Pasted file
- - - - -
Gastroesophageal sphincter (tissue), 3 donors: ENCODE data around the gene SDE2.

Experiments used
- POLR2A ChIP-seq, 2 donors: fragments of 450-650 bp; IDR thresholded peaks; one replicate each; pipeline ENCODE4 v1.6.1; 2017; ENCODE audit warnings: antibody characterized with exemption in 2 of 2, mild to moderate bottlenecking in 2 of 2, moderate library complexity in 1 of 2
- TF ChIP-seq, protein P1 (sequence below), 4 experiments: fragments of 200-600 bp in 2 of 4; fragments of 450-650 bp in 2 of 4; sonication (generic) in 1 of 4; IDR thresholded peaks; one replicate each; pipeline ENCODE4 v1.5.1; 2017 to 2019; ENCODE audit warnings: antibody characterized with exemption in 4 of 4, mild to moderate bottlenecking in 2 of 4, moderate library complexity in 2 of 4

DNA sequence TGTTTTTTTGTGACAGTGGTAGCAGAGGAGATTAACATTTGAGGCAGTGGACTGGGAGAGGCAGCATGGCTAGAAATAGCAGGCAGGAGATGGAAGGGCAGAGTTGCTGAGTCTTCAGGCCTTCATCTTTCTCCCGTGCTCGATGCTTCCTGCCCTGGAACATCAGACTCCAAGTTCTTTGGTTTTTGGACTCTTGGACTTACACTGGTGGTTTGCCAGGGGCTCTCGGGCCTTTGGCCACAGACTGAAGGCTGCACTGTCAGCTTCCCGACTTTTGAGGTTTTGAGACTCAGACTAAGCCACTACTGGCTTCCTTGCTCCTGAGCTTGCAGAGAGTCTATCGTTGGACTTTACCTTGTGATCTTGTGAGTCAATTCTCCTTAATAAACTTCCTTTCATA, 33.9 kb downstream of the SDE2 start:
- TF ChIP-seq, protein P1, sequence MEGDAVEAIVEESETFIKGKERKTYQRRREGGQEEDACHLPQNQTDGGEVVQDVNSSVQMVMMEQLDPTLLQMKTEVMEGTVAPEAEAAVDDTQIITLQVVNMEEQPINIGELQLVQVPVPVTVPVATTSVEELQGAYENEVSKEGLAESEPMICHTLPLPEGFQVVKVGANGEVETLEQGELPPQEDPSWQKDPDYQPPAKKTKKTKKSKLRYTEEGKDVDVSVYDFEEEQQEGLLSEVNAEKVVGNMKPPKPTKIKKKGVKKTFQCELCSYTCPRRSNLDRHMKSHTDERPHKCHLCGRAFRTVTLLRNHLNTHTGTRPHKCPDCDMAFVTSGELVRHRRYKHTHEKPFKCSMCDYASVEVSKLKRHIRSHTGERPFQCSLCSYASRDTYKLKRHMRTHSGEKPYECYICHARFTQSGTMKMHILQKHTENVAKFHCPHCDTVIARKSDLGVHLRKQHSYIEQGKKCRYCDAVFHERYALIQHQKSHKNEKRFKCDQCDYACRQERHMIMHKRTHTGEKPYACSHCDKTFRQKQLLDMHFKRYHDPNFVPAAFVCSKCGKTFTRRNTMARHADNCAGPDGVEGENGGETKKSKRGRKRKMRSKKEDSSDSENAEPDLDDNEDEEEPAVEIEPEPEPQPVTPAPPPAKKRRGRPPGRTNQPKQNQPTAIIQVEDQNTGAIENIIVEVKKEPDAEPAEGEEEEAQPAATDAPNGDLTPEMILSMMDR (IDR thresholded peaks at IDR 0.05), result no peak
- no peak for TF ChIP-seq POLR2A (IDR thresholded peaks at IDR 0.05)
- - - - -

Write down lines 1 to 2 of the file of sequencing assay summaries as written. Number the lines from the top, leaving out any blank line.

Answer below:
Gastroesophageal sphincter (tissue), 3 donors: ENCODE data around the gene SDE2.

Experiments used